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Discussing Addiction

You can prepare your young adult for their young adult years by openly discussing substance abuse and addiction and letting them know you will be there for them.

Your young adult does not need you to helicopter, but they also don’t need you to disappear. Find the right balance by paying attention to what questions they ask you, what they are comfortable sharing, and creating a schedule check in time where you talk about classes, friends, and interests. If they see you as approachable, then they will approach you for help. They are launching into adulthood so they need supports when they fail (not rescuing). Teach them about problem solving, finding resources, and being assertive. Continue to help them with appropriate goal setting, especially now, when they are going to be responsible for setting their own goals. Again, help them focus on exit strategies and how to stay away from dangerous situations. 


Emotional regulation is a key to success for young adults. Teaching them mindfulness strategies is an easy way to help them learn to manage their emotions better. Young adults are at great risk for developing anxiety, depression, and mental disorders – teach them how to seek help if their emotions become too much to handle. On campus, contact the student wellness center with your child and make sure they know what resources are available. The most critical thing you can do for your child is to talk to them – and keep talking to them about how much you love them, how their hard work and good choices will get them where they want to go, and how important they are to you. The messages get through and will help them feel tied to you in a way that will make using drugs and alcohol look like the bad choice it is. 


  • Sudden or dramatic changes in social contact, grades, appetite, sleep, weight, hygiene, etc
  • Skipping classes
  • Hard to get them on phone or connect with them at all
  • Depression, anxiety, self-harm, suicidality
  • Withdrawal or isolation
  • Finances 
  • Lying or stealing
  • Cheating
  • Covering up or evasiveness when you ask questions
  • Irritability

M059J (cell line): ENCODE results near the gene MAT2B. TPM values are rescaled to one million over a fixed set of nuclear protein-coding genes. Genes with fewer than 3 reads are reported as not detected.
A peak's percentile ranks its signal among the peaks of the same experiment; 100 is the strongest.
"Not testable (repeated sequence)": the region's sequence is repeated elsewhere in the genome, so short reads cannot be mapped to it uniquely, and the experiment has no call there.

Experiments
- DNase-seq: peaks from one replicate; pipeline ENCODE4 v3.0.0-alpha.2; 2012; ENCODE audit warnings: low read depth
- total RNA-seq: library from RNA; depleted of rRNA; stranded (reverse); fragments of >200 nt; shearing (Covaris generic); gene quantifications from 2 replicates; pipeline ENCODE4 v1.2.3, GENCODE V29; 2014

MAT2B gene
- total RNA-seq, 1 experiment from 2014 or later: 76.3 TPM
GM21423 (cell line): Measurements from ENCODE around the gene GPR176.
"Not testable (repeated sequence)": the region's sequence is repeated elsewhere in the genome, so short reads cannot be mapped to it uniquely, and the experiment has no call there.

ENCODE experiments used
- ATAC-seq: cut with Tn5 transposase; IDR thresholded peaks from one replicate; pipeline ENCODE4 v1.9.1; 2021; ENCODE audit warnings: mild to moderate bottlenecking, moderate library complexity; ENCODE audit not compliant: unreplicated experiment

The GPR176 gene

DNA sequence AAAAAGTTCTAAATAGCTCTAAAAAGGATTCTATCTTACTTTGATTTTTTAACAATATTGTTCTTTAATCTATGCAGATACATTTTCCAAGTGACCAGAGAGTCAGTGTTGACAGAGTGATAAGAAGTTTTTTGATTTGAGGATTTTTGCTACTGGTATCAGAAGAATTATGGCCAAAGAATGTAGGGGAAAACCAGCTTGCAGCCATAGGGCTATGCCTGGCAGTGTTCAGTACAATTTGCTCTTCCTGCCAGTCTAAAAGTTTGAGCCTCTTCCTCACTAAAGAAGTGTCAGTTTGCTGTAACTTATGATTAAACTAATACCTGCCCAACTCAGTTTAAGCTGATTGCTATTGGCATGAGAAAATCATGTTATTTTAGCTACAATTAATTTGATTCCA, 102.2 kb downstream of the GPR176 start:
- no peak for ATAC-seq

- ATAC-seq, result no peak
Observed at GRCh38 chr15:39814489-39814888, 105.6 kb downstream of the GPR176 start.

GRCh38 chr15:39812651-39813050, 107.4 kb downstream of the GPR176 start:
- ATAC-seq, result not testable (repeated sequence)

• Feeling like they don’t fit in
  • Fatigue 
  • Sleeping all day
  • Decrease performance at work or school 
  • Lack of motivation


What you can do:   

Teach them decision making – weighing pros and cons and determining if the risk is worth the negative outcome

Teach them problem solving – how to get out of situations and how to deal with frustration

Talk to them about their goals in life, help them develop a plan, and give them tools to help them get there

Mindfulness and other emotional regulation strategies can help decrease emotional distress which can help prevent substance use

Show them how to get professional help if they need it

Be supportive, respect their independence, and allow them the chance to fail

Do not enable their risky or poor choices

Set good boundaries and clear expectations

Listen without judgment 

Help them find ways to get involved with a hobby or interest while they are on campus or as a young adult 

Teach them how to say no and be assertive


“I know you’re headed off to start your own life but remember that I’m always here for you. I will be here if you need help and I will try my best to not judge. I won’t solve your problems, but I will help if you ask.”

“You are old enough to make your own choices, but if you ever want another perspective on things, just ask me. I’ll try my hardest to help you out without judging you for your decisions.”

“Not everyone in college drinks and does drugs. Remember who you are and stay true to that when you are making decisions – you don’t need to drink or do drugs to fit in, to make friends, and to be successful.”

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